"Mental Traps" and Your Mood: What They Are and What To Do About Them"

Woman with different expressions on her face

     The relationship between the way you think and the way you feel is a powerful one. So powerful in fact that at times we can make ourselves feel worse about a negative situation through our thoughts. The way we look at the world and interpret events affect our emotions. From a neurological view, before experiencing an event you must process it with your mind and give it meaning. You understand what is happening before you feel it. We see a world that has positive, negative, and neutral events. We interpret the events with a series of thoughts that constantly flow in our mind, also known as our “internal dialogue.” Feelings are created by the thoughts and, not the actual event. Since the brain has given meaning to the event, our emotional responses are victim to how the brain interprets the events.

      Sometimes, our perception and interpretation of an event can be skewed and inaccurate depending on our mental state and default thinking patterns which can lead to feelings that might be exaggerated, incongruent, or out of proportion to the situation. Depression, anxiety, low self-esteem, and mood swings are just a few conditions that can be dramatically improved by checking in with how the thought process interprets an event. Here are ten common thinking pitfalls that can affect mood:
  • All or Nothing Thinking - Seeing things in black-or white. If something is not totally perfect, then it is a total failure.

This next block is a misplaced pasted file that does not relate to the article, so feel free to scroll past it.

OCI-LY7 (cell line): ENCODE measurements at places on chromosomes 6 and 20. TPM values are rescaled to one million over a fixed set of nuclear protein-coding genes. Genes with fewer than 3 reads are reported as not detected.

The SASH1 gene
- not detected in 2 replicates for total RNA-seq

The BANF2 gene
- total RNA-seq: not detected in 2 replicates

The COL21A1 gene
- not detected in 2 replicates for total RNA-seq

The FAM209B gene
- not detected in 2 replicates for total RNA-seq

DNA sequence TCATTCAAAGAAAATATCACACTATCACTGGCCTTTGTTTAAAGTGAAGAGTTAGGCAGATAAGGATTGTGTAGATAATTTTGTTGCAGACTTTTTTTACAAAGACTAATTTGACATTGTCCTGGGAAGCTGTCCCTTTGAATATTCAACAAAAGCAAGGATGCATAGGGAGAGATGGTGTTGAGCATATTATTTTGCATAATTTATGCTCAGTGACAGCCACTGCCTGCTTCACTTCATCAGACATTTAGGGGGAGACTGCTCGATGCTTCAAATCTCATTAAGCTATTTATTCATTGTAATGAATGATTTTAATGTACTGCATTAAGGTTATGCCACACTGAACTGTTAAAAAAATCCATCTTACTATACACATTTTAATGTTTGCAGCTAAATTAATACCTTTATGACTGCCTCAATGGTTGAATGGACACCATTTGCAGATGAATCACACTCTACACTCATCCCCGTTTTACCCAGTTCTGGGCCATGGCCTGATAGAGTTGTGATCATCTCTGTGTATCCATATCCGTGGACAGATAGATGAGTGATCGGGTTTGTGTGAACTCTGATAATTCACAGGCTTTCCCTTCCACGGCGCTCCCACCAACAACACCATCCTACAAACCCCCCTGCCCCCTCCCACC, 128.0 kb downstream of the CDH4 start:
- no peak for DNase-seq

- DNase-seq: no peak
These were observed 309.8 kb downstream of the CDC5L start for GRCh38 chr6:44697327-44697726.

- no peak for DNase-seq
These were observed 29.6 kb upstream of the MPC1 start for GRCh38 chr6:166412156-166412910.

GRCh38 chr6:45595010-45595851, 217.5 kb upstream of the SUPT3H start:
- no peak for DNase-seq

• Overgeneralization - Seeing a single negative event as a never ending pattern of defeat.
  • Mental Filter - Picking out the negative details of an event and dwelling on them exclusively.
  • Disqualifying the Positive - Rejecting positive experiences by insisting they aren’t legit, or don’t count for some reason or other.
  • Jumping to Conclusions - Making a negative conclusion about something although there are no definite facts to support it.
  • Catastrophizing - Exaggerating the importance of things such as someone’ achievement or a goof-up, or shrinking things until they appear tiny like minimizing your own desirable qualities.
  • Emotional Reasoning - Assuming your negative emotions reflect the way things really are. An example would be “I feel it, therefore it’s true.”
  • Should Statements - Trying to rationalize experiences with “should” and “shouldn’t” statements.
  • Labeling and Mislabeling - Instead of describing an event, there is an attachment of a negative label. This is a form of severe overgeneralization.
  • Personalization - Seeing yourself as a cause of some negative external event in which you were not primarily responsible for.
     If you find yourself falling into these distortions, working with a therapist can allow you to identify when thinking patterns become unhelpful and worsen mood. Learning how to catch these thinking patterns and change them into neutral or more positive statements can improve mood and lessen the intensity of depression and anxiety.